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Abstract

Dynamo magnetic fields are primarily generated by thermochemical convection of electrically conductive liquid metal within planetary cores. Convection can be sustained by secular cooling and may be bolstered by compositional buoyancy associated with core solidification. Additionally, mechanical stirring of core fluids and external perturbations by large impact events, tidal effects, and orbital precession can also contribute to sustaining dynamo fields. Convective dynamos cease when the core-mantle heat flux becomes subadiabatic or if specific crystallization regimes inhibit core fluid flows. Therefore, exploring the histories of magnetic fields across the Solar System provides a window into the thermal and chemical evolution of planetary interiors. Here we review how recent spacecraft-based studies of remanent crustal magnetism, paleomagnetic studies of rock samples, and planetary interior models have revealed the magnetic and evolutionary histories of Mercury, Earth, Mars, the Moon, and several planetesimals, as well as discuss avenues for future exploration and discovery.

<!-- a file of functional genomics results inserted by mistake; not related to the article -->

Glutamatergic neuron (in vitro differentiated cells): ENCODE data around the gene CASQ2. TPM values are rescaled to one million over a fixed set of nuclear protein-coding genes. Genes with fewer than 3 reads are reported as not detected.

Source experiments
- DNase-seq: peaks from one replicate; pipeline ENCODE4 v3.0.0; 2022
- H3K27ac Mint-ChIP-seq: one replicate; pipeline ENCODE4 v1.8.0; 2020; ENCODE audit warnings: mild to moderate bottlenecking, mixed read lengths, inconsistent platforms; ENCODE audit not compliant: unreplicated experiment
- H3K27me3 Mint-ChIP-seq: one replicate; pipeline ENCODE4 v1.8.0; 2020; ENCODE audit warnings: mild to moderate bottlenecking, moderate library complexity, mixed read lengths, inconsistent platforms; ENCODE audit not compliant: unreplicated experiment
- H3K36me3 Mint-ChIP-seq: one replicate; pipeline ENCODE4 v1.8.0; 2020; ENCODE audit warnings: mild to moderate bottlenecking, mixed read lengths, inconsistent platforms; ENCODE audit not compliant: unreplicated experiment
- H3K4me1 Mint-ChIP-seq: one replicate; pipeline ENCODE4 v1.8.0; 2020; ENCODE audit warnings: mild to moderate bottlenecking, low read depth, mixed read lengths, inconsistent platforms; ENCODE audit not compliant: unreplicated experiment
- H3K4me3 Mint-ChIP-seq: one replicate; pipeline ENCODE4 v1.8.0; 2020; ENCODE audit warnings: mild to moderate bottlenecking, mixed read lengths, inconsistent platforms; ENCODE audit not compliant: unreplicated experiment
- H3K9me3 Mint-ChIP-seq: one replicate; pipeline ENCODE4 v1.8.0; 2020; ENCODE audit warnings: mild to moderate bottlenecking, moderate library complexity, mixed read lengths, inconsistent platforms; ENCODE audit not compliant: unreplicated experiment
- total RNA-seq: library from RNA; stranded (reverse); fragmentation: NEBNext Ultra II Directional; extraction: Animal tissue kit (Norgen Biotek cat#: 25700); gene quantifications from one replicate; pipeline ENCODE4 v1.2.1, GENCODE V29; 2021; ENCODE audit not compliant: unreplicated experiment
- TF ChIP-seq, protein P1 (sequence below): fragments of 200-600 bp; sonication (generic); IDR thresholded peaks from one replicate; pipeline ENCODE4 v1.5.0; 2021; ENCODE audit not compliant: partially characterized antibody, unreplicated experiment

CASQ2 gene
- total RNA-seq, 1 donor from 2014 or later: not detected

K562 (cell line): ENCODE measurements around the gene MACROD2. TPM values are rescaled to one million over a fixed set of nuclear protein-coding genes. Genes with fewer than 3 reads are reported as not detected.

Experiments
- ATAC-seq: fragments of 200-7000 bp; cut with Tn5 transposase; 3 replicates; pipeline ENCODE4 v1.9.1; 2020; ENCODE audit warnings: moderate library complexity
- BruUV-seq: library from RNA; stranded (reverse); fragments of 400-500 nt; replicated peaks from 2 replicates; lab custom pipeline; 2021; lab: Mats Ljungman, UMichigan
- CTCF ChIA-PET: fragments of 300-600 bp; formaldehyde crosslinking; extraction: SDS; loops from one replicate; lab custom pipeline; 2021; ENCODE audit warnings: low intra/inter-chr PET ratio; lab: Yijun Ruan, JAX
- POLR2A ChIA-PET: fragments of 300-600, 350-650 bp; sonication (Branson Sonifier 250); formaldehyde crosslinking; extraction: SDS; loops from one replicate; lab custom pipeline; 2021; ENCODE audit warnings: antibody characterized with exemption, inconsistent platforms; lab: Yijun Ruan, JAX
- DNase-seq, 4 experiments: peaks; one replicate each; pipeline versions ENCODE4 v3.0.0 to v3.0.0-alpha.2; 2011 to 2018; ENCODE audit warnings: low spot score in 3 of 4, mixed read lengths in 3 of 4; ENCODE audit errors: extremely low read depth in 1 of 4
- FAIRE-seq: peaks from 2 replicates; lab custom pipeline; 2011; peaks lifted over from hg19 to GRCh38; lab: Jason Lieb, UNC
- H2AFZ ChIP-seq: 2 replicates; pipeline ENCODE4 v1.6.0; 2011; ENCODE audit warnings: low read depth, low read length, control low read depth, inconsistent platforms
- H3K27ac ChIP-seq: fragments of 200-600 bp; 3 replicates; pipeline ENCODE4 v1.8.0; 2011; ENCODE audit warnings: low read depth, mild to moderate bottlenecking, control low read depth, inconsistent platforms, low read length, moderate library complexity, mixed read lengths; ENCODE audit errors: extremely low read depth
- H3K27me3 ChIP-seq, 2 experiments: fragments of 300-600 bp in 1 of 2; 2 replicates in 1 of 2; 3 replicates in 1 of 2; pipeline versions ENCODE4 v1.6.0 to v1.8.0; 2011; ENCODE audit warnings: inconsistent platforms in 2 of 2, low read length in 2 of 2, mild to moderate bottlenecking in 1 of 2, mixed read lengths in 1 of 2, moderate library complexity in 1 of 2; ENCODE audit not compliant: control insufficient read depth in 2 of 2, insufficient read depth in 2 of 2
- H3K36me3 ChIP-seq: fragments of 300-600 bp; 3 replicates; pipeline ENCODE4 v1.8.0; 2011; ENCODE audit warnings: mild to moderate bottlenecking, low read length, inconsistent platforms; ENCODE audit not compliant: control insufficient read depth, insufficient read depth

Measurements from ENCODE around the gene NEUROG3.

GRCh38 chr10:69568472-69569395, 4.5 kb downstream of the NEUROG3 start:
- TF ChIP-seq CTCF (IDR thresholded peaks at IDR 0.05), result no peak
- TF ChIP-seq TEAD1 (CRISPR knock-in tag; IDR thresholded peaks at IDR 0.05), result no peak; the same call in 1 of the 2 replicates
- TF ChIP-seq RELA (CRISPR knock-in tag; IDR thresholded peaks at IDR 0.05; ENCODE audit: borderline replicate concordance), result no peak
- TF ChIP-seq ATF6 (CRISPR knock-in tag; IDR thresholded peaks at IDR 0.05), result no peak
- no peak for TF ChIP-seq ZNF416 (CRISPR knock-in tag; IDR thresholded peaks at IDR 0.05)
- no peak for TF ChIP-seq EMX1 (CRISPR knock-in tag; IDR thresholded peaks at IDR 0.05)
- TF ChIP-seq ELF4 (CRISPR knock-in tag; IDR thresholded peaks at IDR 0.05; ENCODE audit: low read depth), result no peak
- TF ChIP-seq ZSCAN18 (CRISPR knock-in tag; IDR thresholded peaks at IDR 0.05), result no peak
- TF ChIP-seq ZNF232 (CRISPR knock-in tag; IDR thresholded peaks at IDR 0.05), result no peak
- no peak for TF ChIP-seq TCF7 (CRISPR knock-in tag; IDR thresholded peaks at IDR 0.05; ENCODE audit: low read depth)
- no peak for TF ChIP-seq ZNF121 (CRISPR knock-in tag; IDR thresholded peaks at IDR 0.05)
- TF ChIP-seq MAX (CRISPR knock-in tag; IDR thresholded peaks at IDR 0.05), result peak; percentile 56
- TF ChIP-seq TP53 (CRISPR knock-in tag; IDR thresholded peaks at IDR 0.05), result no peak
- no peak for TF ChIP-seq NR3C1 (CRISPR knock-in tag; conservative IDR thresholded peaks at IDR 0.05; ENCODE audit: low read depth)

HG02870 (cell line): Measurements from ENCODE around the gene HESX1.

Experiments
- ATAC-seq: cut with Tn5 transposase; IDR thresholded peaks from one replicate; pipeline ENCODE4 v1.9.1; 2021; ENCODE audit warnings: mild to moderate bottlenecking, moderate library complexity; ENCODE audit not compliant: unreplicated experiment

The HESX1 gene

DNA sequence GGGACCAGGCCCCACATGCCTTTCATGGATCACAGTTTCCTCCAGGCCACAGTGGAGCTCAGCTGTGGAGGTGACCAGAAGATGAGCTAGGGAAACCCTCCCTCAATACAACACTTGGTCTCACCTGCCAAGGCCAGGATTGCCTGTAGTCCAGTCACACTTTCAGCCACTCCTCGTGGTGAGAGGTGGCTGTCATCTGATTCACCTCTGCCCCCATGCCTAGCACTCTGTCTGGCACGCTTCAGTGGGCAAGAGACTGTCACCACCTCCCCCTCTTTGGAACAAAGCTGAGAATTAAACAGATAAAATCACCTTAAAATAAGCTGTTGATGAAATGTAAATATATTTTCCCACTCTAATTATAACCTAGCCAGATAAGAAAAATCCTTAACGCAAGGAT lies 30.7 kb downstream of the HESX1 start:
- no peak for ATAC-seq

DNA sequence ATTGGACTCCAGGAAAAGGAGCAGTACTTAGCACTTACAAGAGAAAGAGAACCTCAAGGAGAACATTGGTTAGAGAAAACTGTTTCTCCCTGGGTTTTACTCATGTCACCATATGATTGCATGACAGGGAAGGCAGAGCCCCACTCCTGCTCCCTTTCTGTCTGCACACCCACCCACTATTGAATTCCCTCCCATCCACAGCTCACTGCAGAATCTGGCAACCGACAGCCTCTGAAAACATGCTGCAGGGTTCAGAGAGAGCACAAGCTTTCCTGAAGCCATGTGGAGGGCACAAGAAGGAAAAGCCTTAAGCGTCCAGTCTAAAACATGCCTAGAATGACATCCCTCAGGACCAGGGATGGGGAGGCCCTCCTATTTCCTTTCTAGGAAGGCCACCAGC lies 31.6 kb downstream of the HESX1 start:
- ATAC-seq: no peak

• ▪  Paleomagnetism and remanent crustal magnetism studies elucidate the magnetic histories of rocky planetary bodies.
  • ▪  Records of ancient dynamo fields have been obtained from 3 out of 4 terrestrial planets, the Moon, and several planetesimals.
  • ▪  The geometries, intensities, and longevities of dynamo fields can provide information on core processes and planetary thermal evolution.

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2022-05-31
2024-04-17
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